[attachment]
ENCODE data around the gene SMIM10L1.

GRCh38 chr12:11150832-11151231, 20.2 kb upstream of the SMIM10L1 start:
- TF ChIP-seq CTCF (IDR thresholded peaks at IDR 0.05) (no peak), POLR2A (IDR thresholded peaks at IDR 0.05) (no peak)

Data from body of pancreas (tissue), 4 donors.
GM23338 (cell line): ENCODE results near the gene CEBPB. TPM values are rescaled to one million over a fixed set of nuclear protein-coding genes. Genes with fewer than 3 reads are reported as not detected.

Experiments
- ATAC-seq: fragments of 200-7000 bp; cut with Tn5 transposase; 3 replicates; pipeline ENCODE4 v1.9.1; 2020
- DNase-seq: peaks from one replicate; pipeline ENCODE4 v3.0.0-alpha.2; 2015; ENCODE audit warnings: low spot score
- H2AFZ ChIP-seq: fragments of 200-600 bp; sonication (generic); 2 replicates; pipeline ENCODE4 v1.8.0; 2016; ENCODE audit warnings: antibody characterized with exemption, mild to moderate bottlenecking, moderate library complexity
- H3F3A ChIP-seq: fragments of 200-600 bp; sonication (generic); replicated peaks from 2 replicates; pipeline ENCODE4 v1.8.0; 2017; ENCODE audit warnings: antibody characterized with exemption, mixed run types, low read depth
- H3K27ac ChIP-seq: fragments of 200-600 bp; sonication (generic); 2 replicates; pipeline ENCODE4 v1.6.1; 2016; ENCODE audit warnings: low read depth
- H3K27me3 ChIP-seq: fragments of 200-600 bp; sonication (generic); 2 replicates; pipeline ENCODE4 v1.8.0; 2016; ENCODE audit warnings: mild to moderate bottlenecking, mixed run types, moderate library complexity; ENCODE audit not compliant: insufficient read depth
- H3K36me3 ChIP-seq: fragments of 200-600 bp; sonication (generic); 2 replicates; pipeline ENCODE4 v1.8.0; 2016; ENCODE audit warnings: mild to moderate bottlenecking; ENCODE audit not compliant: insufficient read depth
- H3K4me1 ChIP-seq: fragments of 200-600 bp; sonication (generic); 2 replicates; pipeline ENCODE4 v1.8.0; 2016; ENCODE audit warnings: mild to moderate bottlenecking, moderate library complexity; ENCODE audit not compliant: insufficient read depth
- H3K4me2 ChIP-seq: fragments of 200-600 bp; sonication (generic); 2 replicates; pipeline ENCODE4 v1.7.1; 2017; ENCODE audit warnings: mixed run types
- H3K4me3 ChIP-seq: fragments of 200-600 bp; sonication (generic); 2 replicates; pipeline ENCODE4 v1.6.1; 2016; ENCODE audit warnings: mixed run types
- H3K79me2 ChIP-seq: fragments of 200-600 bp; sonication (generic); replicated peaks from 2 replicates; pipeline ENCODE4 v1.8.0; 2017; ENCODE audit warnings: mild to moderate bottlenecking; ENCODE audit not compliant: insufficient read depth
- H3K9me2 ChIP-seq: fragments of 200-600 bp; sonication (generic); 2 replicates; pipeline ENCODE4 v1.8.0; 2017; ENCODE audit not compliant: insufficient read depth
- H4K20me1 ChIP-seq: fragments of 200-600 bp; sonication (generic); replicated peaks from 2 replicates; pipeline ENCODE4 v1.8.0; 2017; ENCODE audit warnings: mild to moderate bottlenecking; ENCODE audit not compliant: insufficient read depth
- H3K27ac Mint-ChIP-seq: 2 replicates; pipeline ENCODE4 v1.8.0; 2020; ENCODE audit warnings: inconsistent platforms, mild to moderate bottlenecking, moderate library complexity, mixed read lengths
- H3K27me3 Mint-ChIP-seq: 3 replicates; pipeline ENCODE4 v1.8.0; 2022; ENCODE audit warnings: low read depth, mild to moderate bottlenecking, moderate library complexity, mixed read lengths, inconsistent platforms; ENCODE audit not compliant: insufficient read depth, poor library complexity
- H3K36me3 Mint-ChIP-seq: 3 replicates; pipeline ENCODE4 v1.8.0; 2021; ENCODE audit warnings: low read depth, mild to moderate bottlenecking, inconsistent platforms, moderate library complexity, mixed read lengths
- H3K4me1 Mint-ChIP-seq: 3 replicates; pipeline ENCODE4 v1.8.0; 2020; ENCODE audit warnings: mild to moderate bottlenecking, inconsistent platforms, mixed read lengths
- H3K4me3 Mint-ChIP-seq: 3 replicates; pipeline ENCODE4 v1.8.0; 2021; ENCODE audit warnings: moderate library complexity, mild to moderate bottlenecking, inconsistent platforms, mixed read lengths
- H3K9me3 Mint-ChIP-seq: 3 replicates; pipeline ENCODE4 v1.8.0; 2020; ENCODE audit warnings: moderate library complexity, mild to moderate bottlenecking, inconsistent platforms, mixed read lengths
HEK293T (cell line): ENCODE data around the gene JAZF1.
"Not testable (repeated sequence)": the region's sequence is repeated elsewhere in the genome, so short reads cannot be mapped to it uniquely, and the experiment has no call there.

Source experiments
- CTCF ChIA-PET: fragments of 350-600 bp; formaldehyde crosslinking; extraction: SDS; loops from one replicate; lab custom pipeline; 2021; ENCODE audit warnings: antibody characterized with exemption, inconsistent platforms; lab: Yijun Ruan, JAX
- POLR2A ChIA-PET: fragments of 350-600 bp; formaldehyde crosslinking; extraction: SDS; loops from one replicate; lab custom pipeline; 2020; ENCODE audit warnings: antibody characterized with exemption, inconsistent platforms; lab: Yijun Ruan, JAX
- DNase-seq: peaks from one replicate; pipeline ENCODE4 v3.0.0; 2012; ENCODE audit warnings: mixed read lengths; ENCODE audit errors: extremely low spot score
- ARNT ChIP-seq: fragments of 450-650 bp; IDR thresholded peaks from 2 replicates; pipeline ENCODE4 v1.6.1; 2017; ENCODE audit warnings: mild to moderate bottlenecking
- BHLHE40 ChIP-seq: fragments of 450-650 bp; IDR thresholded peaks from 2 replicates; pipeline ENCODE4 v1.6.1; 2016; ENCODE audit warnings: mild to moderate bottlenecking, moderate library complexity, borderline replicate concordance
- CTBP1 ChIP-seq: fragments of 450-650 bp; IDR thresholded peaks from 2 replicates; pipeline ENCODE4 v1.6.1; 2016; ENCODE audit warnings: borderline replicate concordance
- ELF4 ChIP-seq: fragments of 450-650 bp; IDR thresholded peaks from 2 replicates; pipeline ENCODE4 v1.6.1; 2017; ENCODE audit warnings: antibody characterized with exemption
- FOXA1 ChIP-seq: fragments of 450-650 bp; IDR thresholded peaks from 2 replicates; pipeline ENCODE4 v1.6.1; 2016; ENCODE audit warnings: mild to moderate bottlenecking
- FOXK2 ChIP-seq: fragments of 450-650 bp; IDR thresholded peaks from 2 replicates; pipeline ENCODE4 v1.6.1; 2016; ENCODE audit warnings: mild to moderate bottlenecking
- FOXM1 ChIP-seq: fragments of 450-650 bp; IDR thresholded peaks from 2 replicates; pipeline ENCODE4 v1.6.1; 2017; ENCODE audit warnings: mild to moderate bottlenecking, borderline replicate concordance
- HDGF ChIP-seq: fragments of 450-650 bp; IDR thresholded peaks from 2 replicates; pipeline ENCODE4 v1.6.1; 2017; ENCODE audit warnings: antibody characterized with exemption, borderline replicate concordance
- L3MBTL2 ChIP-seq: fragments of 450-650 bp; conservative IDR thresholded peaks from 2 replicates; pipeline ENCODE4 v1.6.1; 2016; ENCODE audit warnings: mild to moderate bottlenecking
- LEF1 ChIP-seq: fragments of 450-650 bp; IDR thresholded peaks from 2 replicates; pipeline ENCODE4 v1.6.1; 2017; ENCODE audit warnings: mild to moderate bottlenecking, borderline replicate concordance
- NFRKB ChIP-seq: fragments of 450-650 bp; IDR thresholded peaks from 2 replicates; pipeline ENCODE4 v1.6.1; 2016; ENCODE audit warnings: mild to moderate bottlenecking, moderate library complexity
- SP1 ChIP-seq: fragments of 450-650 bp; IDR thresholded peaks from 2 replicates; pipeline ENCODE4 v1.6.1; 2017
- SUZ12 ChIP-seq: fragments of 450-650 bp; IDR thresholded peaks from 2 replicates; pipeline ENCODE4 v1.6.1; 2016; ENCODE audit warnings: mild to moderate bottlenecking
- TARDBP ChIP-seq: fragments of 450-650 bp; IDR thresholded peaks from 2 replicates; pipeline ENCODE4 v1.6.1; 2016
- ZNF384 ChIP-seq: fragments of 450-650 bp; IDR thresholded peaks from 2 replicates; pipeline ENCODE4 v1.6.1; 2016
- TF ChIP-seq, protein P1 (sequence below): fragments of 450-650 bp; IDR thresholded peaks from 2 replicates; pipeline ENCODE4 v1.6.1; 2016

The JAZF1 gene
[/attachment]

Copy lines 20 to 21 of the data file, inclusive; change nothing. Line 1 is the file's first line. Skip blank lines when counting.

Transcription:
- H3K27ac Mint-ChIP-seq: 2 replicates; pipeline ENCODE4 v1.8.0; 2020; ENCODE audit warnings: inconsistent platforms, mild to moderate bottlenecking, moderate library complexity, mixed read lengths
- H3K27me3 Mint-ChIP-seq: 3 replicates; pipeline ENCODE4 v1.8.0; 2022; ENCODE audit warnings: low read depth, mild to moderate bottlenecking, moderate library complexity, mixed read lengths, inconsistent platforms; ENCODE audit not compliant: insufficient read depth, poor library complexity